John Adams and John Quincy Adams may be tied for the honor of worst presidential father, or “Tiger Dad,” according to Joshua Kendall.
Kendall presents psychological profiles of every president as a parent in his book First Dads: Parenting and Politics from George Washington to Barack Obama. Franklin Pierce and Calvin Coolidge, for example, were grief-stricken by the loss of their sons. Chester A. Arthur indulged his children, and his son Alan grew up into a polo-playing playboy. The Adamses were ridiculously strict, with sometimes tragic results.
“John said to John Quincy, ‘Unless you’re president you’re a failure,” Kendall said in an interview with the New England Historical Society.
John Adams, Tiger Dad
John Adams was obsessed with instilling greatness in his sons John Quincy, Charles and Thomas.
He demanded they translate Thucydides at age 10 and sent them to foreign cities as preteens to work under fellow diplomats. When 14-year-old John Quincy was in Petersburg, Russia, working as secretary for diplomat Francis Dana, Adams criticized his letter writing.
You have not informed me whether the Houses are brick, stone or wood, whether they are seven stories high or one…You have said nothing about the religion of the country; whether it is Catholic or protestant.
In 1794, John Adams even chastised his teenaged son for possibly not becoming president of the United States:
You come into life with advantages which will disgrace you if your success is mediocre. And if you do not rise to the head not only of your own profession, but of your country, it will be owing to your own laziness, slovenliness and obstinacy.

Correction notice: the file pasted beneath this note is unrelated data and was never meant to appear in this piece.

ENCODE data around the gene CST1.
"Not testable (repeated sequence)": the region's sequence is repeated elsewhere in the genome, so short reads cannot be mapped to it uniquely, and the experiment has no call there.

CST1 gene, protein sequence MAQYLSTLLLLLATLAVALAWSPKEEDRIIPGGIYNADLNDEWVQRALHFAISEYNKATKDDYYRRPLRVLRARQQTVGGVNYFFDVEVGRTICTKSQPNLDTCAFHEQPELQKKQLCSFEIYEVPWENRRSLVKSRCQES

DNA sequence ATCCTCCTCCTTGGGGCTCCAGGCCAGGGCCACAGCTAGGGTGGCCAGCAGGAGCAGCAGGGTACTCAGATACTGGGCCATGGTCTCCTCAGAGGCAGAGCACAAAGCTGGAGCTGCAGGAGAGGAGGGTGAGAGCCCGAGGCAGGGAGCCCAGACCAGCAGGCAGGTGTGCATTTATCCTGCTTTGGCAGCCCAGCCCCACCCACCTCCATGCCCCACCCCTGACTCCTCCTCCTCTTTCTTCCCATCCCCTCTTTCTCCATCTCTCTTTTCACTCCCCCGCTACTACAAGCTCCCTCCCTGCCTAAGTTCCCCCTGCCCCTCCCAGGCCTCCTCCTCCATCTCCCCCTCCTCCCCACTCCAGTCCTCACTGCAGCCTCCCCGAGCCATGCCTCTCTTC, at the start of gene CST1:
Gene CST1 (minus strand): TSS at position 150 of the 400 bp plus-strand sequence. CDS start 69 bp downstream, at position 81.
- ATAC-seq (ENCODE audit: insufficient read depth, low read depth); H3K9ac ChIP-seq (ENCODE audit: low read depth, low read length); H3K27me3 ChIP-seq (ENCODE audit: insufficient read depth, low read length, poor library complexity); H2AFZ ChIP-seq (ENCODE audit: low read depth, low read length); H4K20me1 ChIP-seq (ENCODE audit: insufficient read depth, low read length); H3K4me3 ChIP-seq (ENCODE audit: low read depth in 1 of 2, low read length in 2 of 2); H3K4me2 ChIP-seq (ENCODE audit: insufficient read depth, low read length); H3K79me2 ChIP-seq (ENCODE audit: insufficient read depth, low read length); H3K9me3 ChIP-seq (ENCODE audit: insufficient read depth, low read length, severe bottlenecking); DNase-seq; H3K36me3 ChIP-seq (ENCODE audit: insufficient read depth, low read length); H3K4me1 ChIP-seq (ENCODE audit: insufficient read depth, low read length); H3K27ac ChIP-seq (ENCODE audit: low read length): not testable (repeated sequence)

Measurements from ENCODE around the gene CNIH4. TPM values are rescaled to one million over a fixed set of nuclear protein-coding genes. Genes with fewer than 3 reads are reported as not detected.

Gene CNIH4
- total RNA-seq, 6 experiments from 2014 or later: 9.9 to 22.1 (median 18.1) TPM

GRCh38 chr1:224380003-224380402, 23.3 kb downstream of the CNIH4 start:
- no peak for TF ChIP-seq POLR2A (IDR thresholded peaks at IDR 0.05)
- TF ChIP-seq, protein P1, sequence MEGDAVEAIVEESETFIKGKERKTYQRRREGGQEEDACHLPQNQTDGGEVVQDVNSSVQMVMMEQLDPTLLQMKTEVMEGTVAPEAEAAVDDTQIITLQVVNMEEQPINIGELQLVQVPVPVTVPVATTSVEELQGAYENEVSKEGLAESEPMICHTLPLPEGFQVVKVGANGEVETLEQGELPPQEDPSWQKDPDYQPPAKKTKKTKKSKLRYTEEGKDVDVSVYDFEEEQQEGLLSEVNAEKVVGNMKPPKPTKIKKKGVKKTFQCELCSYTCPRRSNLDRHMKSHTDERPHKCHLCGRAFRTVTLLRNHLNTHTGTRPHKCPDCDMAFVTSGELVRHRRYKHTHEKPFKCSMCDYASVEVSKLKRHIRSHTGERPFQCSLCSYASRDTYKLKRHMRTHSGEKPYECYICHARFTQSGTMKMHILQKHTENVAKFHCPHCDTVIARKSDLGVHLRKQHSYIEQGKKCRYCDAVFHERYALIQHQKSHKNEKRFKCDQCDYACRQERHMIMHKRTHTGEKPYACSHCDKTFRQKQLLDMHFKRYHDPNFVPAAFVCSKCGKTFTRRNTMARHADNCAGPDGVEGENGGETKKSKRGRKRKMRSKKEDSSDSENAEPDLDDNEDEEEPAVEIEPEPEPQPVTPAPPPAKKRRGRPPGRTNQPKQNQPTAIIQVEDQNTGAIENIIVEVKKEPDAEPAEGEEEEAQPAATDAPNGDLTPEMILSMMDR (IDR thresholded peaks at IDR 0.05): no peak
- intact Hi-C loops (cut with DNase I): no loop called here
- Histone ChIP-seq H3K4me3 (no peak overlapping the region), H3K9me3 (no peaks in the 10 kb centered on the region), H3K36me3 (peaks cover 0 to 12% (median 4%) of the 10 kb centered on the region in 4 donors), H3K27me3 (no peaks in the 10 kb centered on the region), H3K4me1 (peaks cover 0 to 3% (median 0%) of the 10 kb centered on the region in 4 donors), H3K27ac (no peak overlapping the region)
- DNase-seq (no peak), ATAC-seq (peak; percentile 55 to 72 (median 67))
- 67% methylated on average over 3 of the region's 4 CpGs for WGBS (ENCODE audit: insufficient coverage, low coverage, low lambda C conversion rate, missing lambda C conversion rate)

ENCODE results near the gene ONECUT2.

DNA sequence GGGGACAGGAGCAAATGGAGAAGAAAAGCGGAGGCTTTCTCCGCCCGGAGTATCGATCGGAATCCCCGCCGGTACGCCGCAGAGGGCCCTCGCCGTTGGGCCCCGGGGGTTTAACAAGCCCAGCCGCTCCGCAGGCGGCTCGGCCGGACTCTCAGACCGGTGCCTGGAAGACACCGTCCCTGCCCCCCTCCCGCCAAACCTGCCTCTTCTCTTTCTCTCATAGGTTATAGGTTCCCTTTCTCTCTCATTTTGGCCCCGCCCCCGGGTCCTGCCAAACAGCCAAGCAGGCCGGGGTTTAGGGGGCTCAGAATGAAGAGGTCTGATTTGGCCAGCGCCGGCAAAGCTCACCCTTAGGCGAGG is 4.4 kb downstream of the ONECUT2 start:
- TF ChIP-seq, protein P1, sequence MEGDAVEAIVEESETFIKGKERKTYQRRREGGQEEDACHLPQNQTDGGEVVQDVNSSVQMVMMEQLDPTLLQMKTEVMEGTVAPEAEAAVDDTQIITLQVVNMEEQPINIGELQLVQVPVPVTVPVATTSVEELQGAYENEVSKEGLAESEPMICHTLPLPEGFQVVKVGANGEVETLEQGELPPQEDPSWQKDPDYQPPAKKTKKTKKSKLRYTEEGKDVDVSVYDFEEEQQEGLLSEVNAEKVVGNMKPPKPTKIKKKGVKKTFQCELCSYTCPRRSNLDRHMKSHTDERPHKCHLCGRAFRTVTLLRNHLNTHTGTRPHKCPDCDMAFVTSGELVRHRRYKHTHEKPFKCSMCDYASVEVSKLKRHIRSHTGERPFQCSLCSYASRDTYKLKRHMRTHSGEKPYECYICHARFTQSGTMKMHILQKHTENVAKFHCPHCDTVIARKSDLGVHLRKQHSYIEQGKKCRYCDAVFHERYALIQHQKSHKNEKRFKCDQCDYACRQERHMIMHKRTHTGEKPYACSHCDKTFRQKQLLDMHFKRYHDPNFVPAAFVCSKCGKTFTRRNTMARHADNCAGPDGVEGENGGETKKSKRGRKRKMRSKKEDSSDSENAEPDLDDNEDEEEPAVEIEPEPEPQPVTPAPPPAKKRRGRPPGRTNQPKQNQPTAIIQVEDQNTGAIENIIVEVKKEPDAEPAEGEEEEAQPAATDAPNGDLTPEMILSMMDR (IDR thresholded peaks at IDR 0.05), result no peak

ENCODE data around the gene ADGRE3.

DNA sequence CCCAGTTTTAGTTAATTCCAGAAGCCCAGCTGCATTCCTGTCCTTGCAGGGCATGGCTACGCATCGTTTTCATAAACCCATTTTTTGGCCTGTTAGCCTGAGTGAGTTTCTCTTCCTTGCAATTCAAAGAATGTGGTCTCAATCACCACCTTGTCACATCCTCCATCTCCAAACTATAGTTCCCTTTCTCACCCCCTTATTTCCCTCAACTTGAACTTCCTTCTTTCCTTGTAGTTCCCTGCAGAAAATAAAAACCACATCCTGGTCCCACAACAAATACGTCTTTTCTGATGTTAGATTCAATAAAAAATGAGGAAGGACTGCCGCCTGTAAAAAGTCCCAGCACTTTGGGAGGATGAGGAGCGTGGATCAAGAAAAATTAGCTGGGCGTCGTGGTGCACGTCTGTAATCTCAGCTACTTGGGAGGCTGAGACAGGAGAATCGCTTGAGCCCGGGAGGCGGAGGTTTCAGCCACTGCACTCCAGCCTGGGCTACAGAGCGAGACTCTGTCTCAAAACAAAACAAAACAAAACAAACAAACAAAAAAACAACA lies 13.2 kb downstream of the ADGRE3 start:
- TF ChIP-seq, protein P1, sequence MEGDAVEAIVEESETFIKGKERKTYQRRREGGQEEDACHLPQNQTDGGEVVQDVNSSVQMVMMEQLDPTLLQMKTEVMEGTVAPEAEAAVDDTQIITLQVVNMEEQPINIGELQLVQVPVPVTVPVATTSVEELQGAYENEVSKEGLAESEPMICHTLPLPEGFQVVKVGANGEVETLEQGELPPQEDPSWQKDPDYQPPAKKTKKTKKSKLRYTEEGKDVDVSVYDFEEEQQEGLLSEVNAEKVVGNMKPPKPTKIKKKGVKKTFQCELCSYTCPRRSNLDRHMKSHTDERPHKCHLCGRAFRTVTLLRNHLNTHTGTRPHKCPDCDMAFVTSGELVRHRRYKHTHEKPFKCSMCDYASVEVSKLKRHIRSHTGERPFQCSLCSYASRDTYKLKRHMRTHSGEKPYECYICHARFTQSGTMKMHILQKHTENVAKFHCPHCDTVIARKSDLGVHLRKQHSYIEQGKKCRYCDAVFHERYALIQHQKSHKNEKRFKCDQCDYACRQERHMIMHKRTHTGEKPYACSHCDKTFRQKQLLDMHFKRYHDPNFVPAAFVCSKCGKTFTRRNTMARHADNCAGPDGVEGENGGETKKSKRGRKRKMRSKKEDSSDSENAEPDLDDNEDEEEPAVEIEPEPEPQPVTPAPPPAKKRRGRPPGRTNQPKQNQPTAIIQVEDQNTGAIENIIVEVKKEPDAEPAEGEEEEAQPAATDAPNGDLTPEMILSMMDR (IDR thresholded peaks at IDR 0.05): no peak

John Quincy Adams responded to his demanding father and became not only president but secretary of state and member of Congress, where he led opposition to slavery.
“The first and deepest of all my wishes is to give satisfaction to my parents,” John Quincy Adams once wrote.
John Adams’ other two sons didn’t fare so well. Both became drunks and failed as lawyers. Thomas ended up living with his parents, unable to support himself and disappearing for days on drinking binges. He died in a carriage accident at 59.
Kendall writes that Charles may have been gay. “Some think he may have had a relationship with Baron von Steuben,” he said. John Adams eventually disowned Charles, which horrified Abigail, Kendall said.
Adams later rued his harsh treatment of his sons, and rebuked John Quincy for following his own example.
Following Father’s Footsteps
John Quincy Adams demanded as much from his sons as his father had, with a similar outcome. A genetic disposition to alcoholism and depression may have contributed to the failures of two of his sons. George Washington Adams and John Adams II both died young.
John Quincy Adams so intimidated his son George Washington that the boy dumped a girlfriend after simply dreaming his father chastised him for kissing her. And he wouldn’t let his 14-year-old son Charles come home from Harvard for Christmas because of his grades. Charles spent the holiday studying at school.
John Adams II drank himself to death at the age of 31.
George Washington Adams managed to graduate from Harvard and to start a mediocre law practice, but he drank heavily, ran up debts and fathered an illegitimate child with a chambermaid.
As John Quincy Adams was preparing to leave the presidency, he ordered George to Washington to help his parents move to Boston. George was said to have ‘quivered with fear’ at the prospect of his parents’ reproach. Distraught, George boarded a steamship in Providence, and on June 9, 1829, he fell or jumped overboard and drowned, an apparent suicide.
According to Kendall, John Quincy Adams felt extreme guilt over George’s death. He softened with his youngest son, Charles, who became a success: ambassador to Britain, member of Congress and historian.
And as the father of seven children, Charles did not repeat the mistakes of his father and grandfather.
This story was updated in 2022.